Growing concerns over the European debt crisis resurfaced this week as rumors hurled the markets into volatile swings. Thursday saw perhaps the worst volatility as major stock indices sold off rapidly only to rally in mid-day trading after new hopes arose for this weekend’s E.U. summit. The week ended with strong gains for U.S. stocks on the back of Europe’s own stock market rally while oil and gold proved to be winners in the commodities space, as the weakening dollar and optimism for the resolution of Europe’s debt crisis created opportunities for some major gains. Although investors are hopeful for a potential solution to be presented at the E.U. summit, there are still concerns over the impact of Europe’s decision to either use leveraged funds to bailout Greece or to write-down the debt of the deeply troubled nation. Investors hope that after this weekend’s summit, a clearer plan to solve Europe’s debt crisis will help create more stable market conditions and allow investors to once again focus on corporate earnings.
Meanwhile, in the Exchange Traded Fund Industry, products faced major scrutiny this week as The Securities and Exchange Commission started to take a closer look at the complex nature of some ETFs. Leveraged and inverse ETFs, in particular, are being criticized for their lack of transparency and higher risk profiles. The SEC plans to evaluate whether or not these complex products have an impact on prices and market volatility. Investors are keeping a close eye on this issue as the SEC’s decision could bring on majors changes to the ETF world.
Below, we outline the best ETF stories from around the web this past week:
No Bear Market For These 5 ETFs at Market Watch:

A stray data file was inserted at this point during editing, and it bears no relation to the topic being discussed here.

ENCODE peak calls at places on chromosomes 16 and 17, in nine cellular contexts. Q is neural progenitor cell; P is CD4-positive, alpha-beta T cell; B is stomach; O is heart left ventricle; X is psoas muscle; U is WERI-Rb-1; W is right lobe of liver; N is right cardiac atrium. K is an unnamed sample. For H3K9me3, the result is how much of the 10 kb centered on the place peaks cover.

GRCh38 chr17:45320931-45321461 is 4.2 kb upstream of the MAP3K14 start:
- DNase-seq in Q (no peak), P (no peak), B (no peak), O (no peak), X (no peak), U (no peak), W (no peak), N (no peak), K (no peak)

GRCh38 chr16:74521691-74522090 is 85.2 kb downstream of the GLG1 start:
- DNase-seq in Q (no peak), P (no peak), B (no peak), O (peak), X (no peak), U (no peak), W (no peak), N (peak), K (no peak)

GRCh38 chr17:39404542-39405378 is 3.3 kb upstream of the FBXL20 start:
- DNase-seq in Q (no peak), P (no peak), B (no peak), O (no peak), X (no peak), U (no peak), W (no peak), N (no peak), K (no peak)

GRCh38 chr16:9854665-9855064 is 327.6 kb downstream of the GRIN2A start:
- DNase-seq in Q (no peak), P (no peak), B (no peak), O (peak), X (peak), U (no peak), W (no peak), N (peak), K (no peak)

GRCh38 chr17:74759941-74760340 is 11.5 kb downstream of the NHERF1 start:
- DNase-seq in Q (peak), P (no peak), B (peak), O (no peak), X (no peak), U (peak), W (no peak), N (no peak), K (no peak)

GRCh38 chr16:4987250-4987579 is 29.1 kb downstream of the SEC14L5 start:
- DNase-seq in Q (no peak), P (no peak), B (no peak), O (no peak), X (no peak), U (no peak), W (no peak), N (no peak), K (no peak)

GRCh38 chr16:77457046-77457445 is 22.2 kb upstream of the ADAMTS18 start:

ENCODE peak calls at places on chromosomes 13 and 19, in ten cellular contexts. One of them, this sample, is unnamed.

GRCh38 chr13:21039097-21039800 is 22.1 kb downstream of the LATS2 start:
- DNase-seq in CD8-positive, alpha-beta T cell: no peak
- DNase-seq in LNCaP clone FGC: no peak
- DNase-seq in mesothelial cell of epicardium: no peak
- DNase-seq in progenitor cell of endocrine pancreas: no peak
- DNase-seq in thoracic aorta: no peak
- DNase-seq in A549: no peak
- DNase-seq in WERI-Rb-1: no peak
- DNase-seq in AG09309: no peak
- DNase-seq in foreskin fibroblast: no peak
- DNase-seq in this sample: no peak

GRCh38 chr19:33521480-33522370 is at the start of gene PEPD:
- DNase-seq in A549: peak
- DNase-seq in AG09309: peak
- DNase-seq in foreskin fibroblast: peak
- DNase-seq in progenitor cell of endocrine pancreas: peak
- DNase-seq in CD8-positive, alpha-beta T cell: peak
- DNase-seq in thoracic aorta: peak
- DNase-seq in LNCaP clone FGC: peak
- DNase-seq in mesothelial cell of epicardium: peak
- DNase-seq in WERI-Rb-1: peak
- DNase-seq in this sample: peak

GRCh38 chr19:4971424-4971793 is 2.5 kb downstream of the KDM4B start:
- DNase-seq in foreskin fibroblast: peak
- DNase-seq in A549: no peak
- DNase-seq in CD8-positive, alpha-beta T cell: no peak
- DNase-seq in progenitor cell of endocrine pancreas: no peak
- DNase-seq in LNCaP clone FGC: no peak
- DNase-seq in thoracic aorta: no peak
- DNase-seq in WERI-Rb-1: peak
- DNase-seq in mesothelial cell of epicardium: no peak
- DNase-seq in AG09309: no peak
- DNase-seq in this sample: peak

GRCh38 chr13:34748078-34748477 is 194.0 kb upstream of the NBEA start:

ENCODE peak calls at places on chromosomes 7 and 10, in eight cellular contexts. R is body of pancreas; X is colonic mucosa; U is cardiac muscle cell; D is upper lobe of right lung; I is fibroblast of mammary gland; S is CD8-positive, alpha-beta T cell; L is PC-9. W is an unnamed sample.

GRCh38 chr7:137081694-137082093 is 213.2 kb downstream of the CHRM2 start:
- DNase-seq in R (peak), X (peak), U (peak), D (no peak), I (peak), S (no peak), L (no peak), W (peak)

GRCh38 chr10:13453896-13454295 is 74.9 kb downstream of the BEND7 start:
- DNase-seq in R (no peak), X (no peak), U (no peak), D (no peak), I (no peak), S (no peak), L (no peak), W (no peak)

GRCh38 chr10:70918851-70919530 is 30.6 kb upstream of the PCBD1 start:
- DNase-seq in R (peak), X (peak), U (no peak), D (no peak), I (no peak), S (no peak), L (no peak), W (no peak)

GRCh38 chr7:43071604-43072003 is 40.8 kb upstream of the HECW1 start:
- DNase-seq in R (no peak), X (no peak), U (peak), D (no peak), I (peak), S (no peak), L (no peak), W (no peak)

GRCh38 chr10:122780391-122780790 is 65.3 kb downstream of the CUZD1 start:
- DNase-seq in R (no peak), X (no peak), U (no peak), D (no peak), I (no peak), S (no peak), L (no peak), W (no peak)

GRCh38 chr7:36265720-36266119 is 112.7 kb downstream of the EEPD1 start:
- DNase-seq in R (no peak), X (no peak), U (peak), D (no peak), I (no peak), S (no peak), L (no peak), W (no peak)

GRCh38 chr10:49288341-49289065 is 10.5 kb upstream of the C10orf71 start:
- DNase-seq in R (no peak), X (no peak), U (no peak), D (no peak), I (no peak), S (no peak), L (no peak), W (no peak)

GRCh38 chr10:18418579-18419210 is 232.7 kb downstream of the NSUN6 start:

2011 has proved to be a difficult year for traders amidst market turmoil. They claim that this year’s market volatility has given them proof that the traditional buy-and-hold method is now extinct. Although some may have lost faith in this strategy, there are still plenty of long-term investments that have successfully weathered through these stormy markets. In this article, author Jeff Reeves outlines five ETFs that have delivered gains of over 120% in the last three years.
TBAR: Too Expensive Or A Great Bargain? at Gold ETF:
Over the years, innovation has led to a wide array of products that offer investors different ways to gain exposure to gold. ETFs, in particular, have allowed investors to acquire this precious metal’s exposure with futures contracts, physical based funds, and with equities invested in mining and exploration companies. The relatively new Gold Trendpilot ETN (TBAR), offers yet another way to play gold by employing a systematic trend-following strategy. Although TBAR has caught the attention of many gold investors, it has been criticized for its unusually high expense ratio. This article, by Jared Cummans, makes a case for why TBAR can actually be a great bargain for some investors.
The ETF world has developed rapidly over the past two decades, churning out an array of products that the average investor might find overwhelming and confusing. Of the most recent innovations, leveraged and inverse ETFs have been under scrutiny for their complex structure and their potential impact on the markets. Critics of these complex products, such as BlackRock, argue that leveraged and inverse ETFs carry far too great a risk for the average retail investor. In this article, authors Sarah N. Lynch and Jessica Toonkel outline BlackRock’s case against these ETFs and how the Senate and SEC are responding to this issue.
Disclaimer: No positions at time of writing.